Families of people who have died in police custody have expressed serious concerns about a new policy which gives anonymity to the officers involved.
Campaign groups and relatives say it will be harder to hold police accountable under the ramped up policy, which came into force in July.
They believe it is misguided for forces in England and Wales to take extra steps to protect anonymity at a time of global calls for greater transparency following the killing of George Floyd in the United States.
The new guidance gives officers involved in custody deaths the same level of anonymity as firearms officers following a fatal shooting.
Leading campaigner Tippa Naphtali, whose cousin Mikey Powell died whilst in the custody of West Midlands Police in 2003, said: “At a time like this, in the limelight of racial issues and the Black Lives Matter issues, it’s appalling.
“It’s really disrespectful that they should even be thinking of a policy of this type, which is basically to afford police even more protection than they currently have, which makes them almost untouchable.”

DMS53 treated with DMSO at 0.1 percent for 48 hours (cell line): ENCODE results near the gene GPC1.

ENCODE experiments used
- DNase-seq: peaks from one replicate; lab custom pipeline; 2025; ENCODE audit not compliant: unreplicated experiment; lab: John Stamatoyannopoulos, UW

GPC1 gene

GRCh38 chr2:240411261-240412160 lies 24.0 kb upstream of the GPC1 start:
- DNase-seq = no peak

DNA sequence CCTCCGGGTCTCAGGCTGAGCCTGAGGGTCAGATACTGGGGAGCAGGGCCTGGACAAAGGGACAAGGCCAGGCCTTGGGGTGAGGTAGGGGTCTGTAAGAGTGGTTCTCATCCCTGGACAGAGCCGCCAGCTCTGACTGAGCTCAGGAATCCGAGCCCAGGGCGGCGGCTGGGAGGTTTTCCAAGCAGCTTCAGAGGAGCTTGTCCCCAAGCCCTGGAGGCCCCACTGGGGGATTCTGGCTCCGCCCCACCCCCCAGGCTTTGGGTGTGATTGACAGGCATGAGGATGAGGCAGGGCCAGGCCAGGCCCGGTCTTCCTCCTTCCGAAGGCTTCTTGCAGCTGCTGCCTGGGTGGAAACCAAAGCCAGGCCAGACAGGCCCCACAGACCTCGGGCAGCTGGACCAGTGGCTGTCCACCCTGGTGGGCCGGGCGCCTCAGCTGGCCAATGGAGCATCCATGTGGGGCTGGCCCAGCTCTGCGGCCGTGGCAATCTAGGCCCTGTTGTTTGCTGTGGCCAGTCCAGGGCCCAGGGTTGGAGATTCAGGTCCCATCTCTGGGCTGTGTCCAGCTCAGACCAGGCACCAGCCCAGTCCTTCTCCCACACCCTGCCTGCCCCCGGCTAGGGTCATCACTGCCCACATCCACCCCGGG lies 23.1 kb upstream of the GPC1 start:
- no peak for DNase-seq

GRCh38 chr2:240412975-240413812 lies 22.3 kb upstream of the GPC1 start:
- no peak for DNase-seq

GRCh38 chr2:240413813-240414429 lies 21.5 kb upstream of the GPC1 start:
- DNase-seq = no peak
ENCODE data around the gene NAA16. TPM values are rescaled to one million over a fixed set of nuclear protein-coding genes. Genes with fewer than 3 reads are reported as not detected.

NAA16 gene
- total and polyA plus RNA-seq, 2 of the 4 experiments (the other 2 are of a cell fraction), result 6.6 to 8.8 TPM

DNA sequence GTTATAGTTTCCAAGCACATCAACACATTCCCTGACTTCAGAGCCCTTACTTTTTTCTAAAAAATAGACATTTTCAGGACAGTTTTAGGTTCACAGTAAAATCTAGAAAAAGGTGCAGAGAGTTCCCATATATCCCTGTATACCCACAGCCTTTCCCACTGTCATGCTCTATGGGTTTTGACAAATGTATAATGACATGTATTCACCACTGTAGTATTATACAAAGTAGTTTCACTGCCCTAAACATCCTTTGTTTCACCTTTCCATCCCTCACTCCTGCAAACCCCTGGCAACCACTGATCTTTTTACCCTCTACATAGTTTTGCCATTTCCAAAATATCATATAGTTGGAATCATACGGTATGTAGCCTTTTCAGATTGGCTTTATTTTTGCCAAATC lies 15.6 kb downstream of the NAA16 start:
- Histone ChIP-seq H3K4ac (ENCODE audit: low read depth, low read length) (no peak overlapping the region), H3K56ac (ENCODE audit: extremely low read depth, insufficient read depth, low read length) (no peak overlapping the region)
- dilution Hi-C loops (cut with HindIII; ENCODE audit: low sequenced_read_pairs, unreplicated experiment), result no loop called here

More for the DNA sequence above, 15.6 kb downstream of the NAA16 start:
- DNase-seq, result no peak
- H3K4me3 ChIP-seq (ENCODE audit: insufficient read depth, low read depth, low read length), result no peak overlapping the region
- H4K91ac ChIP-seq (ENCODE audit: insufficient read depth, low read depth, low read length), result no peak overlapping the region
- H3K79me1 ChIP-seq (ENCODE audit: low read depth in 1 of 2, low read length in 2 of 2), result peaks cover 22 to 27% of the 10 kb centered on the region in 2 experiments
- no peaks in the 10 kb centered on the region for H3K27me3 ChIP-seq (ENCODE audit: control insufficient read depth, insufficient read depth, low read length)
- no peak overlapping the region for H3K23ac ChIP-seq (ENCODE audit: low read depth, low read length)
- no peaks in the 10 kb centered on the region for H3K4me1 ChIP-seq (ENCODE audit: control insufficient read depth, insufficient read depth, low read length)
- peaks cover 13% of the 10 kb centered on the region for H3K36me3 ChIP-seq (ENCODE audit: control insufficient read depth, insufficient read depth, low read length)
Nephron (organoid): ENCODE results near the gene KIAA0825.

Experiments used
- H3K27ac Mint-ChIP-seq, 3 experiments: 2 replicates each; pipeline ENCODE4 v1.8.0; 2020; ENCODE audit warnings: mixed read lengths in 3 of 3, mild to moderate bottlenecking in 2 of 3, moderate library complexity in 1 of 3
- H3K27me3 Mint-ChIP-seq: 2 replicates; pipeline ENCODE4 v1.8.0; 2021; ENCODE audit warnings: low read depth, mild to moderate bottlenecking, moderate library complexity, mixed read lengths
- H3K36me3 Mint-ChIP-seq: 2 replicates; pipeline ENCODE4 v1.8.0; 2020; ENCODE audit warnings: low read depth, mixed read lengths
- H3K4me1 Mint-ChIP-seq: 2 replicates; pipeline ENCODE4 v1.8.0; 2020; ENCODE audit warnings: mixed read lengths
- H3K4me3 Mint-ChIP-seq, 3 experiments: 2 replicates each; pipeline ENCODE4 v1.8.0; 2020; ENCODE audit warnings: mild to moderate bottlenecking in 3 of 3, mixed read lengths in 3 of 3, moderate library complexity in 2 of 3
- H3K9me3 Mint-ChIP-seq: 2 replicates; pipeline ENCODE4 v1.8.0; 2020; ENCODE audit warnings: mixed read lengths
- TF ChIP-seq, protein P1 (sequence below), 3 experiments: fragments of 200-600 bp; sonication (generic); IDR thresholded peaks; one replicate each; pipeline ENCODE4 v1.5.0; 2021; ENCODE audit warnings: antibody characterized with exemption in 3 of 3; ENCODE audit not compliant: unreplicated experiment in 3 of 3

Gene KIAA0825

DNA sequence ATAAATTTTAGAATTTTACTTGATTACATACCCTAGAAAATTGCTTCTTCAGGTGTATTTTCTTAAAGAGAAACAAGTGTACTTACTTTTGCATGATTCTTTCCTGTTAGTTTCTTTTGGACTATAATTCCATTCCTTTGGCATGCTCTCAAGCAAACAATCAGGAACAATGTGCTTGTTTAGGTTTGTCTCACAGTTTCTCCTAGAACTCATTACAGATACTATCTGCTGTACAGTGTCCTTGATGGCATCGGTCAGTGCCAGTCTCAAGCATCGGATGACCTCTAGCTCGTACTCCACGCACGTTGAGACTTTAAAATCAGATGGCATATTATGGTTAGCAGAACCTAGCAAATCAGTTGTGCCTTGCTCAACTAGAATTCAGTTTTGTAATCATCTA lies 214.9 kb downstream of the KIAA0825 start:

The new “Death or Serious Injury Authorised Professional Practice” policy was announced on the Police Federation website in July.
A statement on the site said: “Officers involved in deaths or serious injuries will be given protection in College of Policing policy – akin to colleagues who carry firearms.”
The policy sets out clear steps that should be taken by forces to “protect officers legally, ensure their welfare is looked after as well as assist with the investigation that follows”.
But the charity Inquest said the new guidance “could undermine the integrity of investigations into police related deaths”.
Naphtali, who runs the 4WardEver UK and Friends of Mikey Powell campaigns, said the system is already heavily weighted against bereaved families.
His cousin Powell died aged 38 of asphyxiation shortly after being arrested by police in Birmingham in 2003 while suffering a psychotic episode. His death has parallels to that of George Floyd, the family say.
Ten officers were charged with criminal offences after Powell’s death, but all were cleared of wrongdoing in 2006.